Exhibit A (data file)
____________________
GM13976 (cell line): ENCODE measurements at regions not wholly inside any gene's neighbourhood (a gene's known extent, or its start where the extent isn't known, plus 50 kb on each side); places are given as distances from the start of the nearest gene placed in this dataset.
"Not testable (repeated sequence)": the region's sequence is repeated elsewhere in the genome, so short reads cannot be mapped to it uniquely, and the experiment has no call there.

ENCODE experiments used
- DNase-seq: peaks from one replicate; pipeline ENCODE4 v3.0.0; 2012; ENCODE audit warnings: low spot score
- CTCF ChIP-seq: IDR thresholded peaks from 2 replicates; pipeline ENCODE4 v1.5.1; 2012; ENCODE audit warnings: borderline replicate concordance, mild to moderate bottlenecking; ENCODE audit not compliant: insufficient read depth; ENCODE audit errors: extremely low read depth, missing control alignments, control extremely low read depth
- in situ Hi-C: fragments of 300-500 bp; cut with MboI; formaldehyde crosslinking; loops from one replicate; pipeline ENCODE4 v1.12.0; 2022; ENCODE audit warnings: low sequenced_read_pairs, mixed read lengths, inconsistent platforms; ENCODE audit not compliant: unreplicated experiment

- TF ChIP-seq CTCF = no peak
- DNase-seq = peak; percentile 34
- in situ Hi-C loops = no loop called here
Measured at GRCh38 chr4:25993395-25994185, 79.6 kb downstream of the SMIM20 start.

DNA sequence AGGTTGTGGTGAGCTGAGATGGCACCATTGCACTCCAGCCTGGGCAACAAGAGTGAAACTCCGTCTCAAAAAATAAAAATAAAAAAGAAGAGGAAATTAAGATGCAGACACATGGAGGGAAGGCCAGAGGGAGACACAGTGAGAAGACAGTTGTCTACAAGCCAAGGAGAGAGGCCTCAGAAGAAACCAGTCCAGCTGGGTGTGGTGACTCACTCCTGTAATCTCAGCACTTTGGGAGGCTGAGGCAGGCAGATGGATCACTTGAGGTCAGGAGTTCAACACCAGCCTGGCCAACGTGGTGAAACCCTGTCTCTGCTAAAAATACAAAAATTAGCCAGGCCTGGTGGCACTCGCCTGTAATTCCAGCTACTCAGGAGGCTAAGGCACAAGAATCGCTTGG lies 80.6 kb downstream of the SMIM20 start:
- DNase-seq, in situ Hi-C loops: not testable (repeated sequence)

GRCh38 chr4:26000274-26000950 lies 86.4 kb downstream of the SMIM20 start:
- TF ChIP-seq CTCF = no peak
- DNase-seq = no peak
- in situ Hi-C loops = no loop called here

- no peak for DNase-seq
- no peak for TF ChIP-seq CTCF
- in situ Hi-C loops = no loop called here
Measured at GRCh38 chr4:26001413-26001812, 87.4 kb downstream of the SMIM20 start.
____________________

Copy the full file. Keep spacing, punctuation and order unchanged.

GM13976 (cell line): ENCODE measurements at regions not wholly inside any gene's neighbourhood (a gene's known extent, or its start where the extent isn't known, plus 50 kb on each side); places are given as distances from the start of the nearest gene placed in this dataset.
"Not testable (repeated sequence)": the region's sequence is repeated elsewhere in the genome, so short reads cannot be mapped to it uniquely, and the experiment has no call there.

ENCODE experiments used
- DNase-seq: peaks from one replicate; pipeline ENCODE4 v3.0.0; 2012; ENCODE audit warnings: low spot score
- CTCF ChIP-seq: IDR thresholded peaks from 2 replicates; pipeline ENCODE4 v1.5.1; 2012; ENCODE audit warnings: borderline replicate concordance, mild to moderate bottlenecking; ENCODE audit not compliant: insufficient read depth; ENCODE audit errors: extremely low read depth, missing control alignments, control extremely low read depth
- in situ Hi-C: fragments of 300-500 bp; cut with MboI; formaldehyde crosslinking; loops from one replicate; pipeline ENCODE4 v1.12.0; 2022; ENCODE audit warnings: low sequenced_read_pairs, mixed read lengths, inconsistent platforms; ENCODE audit not compliant: unreplicated experiment

- TF ChIP-seq CTCF = no peak
- DNase-seq = peak; percentile 34
- in situ Hi-C loops = no loop called here
Measured at GRCh38 chr4:25993395-25994185, 79.6 kb downstream of the SMIM20 start.

DNA sequence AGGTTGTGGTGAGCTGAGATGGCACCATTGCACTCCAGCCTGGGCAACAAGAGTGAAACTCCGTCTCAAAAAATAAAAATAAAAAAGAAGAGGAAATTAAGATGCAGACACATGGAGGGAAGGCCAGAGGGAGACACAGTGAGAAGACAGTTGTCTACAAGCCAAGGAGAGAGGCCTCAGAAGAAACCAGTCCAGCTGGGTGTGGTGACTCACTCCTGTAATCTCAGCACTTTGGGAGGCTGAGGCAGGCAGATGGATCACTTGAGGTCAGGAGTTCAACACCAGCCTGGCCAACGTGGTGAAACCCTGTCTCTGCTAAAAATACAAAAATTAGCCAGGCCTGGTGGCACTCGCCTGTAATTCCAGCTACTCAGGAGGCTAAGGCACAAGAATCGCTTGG lies 80.6 kb downstream of the SMIM20 start:
- DNase-seq, in situ Hi-C loops: not testable (repeated sequence)

GRCh38 chr4:26000274-26000950 lies 86.4 kb downstream of the SMIM20 start:
- TF ChIP-seq CTCF = no peak
- DNase-seq = no peak
- in situ Hi-C loops = no loop called here

- no peak for DNase-seq
- no peak for TF ChIP-seq CTCF
- in situ Hi-C loops = no loop called here
Measured at GRCh38 chr4:26001413-26001812, 87.4 kb downstream of the SMIM20 start.